Offshoring refers to obtaining services or products from a company that’s overseas (and can include outsourcing).
Here are the most notorious misconceptions surrounding offshore software development:
- Language barriers – offshore developers don’t know English
When you hear offshoring, you most likely instinctively think of communication issues.
However, research suggests that an increasing number of offshore teams speak English fluently and have loyal employees with excellent work ethic.
If you are from Europe or the US, choosing a CEE country will easily eliminate any cultural differences. In fact, Poland was ranked 13th in the world for English skills and Krakow is slowly becoming known as the Silicon Valley of Eastern Europe.
Moreover, 39% of Polish people (aged 25-34) have university degrees and account for 10% of all EU graduates. They also focus more on automation and developing innovative technologies that maximize code quality.
- Offshoring development is for big players only
It’s true that offshore teams generally find large companies more appealing. But they’re certainly not turning their backs on startups.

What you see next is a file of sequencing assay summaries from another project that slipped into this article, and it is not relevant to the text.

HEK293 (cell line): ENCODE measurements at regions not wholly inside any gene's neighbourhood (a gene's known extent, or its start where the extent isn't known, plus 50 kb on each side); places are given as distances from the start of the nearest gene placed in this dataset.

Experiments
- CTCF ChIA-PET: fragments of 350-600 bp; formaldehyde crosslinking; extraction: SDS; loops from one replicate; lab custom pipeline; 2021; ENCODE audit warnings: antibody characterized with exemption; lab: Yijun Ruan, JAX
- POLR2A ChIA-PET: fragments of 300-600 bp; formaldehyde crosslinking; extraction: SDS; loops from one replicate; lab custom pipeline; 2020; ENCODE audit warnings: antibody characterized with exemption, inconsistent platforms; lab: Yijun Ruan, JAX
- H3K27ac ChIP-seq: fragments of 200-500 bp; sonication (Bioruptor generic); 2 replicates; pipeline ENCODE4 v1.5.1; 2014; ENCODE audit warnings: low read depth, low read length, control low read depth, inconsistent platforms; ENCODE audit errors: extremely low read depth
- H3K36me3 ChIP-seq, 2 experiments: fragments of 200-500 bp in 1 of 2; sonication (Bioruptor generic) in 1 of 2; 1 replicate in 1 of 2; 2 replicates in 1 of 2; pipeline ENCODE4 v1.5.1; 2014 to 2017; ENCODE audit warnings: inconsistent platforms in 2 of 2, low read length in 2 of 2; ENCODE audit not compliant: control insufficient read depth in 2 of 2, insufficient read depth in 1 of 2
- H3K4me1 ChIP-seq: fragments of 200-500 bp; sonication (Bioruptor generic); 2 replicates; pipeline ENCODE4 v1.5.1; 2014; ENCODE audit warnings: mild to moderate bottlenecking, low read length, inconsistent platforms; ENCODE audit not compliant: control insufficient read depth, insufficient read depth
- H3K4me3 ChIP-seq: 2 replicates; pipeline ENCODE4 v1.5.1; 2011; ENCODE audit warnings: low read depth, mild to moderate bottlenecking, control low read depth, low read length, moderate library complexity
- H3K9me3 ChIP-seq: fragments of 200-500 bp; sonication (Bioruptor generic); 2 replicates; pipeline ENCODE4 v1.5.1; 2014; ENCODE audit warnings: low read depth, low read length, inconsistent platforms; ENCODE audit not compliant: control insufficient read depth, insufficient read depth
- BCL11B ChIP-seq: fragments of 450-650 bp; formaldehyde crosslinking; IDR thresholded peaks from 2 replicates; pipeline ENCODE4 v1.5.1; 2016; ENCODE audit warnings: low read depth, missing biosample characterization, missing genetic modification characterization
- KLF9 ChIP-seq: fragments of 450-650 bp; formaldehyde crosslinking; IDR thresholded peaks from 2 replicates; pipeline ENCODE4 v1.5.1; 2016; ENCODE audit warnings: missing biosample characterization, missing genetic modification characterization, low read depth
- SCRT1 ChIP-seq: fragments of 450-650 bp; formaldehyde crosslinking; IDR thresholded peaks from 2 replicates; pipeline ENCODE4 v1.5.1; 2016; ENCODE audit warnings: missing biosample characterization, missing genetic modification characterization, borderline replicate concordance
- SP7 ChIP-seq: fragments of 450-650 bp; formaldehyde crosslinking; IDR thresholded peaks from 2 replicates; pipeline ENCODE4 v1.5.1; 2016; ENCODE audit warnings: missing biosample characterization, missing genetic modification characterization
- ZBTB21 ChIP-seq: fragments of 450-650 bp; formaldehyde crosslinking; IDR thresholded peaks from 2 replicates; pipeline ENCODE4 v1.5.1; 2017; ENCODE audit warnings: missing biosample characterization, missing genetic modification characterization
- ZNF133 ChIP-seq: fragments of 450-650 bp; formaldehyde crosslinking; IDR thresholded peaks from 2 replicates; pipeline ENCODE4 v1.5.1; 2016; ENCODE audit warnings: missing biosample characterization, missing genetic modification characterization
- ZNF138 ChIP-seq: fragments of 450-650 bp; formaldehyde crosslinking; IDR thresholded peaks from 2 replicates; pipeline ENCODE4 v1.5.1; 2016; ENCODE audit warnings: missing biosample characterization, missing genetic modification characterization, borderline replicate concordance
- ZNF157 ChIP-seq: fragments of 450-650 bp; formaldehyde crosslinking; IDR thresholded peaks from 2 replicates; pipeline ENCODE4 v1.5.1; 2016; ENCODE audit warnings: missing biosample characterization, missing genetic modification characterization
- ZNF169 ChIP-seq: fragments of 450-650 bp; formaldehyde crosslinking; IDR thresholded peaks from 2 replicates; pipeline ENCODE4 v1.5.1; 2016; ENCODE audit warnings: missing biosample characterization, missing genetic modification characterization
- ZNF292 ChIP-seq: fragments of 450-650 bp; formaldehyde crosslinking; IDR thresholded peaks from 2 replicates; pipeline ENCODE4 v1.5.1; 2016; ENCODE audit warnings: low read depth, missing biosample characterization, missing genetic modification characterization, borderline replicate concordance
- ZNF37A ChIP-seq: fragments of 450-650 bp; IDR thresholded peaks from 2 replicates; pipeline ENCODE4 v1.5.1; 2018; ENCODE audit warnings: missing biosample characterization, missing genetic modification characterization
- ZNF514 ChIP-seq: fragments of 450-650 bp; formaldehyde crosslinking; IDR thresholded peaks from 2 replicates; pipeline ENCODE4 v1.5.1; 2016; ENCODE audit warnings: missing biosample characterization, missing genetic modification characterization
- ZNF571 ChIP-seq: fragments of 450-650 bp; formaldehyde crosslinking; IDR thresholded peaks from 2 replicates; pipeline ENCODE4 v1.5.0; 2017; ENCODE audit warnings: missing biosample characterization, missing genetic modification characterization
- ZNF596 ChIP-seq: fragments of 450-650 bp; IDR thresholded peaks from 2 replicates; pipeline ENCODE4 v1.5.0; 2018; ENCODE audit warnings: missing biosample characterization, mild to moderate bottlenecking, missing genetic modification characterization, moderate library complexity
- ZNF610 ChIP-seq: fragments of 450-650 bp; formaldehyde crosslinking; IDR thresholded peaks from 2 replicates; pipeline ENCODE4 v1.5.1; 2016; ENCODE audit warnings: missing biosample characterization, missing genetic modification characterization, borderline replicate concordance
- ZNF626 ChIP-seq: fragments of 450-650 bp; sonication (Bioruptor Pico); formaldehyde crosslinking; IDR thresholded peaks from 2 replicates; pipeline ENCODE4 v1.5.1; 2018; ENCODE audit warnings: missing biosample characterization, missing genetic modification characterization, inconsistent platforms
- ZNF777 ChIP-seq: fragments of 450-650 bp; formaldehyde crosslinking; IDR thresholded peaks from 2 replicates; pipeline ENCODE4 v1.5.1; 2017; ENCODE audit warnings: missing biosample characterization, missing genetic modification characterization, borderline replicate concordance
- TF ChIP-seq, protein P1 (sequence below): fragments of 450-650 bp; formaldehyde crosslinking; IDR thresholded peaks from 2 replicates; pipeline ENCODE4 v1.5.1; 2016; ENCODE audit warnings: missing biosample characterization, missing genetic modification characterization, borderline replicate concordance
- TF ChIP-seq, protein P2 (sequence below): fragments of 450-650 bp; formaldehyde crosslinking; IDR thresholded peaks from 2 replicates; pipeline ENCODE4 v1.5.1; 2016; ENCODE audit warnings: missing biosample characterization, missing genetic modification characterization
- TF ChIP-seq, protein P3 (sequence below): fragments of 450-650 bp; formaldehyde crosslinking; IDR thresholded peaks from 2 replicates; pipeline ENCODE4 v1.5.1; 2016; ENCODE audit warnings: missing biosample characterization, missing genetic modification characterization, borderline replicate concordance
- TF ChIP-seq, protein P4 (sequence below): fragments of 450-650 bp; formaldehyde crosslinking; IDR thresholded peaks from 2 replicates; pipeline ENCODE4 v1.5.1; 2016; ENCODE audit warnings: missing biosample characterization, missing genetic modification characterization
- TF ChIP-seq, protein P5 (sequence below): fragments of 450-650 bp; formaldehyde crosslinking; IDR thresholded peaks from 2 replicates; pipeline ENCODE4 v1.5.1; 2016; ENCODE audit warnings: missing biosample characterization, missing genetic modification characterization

You might think that overseas companies are not accessible to your small business, but
SMEs are the primary customers of BPO Companies.
What you will find is that the industry is open to so-called “small players” and that offshoring is no longer a preserve of bigger enterprises.
- Delegating implies a loss of control over business operations
This critique has more to do with what you are delegating than the act of delegating itself.
As a growing business, you constantly outsource your work. The issue comes when you give unnecessary authority over your product or services.
And the solution is simple – only delegate non-core activities. Meaning tasks that your clients wouldn’t pay you for, and that do not cause any major change in your service or product.
Meanwhile, your direct employees have more time to focus on work that is intimately aligned with your brand’s goals and vision.
- Low price means low quality (and cutting costs is the only advantage)
Offshoring industries have a bad reputation, but it shouldn’t be the case anymore.
Foreign IT, in particular, is considered to be low-value. However, the evidence suggests otherwise – although workers do receive smaller salaries, their living expenses are also reduced.
The main benefit of delegating is exactly this – that you don’t have to settle for poor output. Instead, you can choose a firm that consistently works to improve quality standards and performance.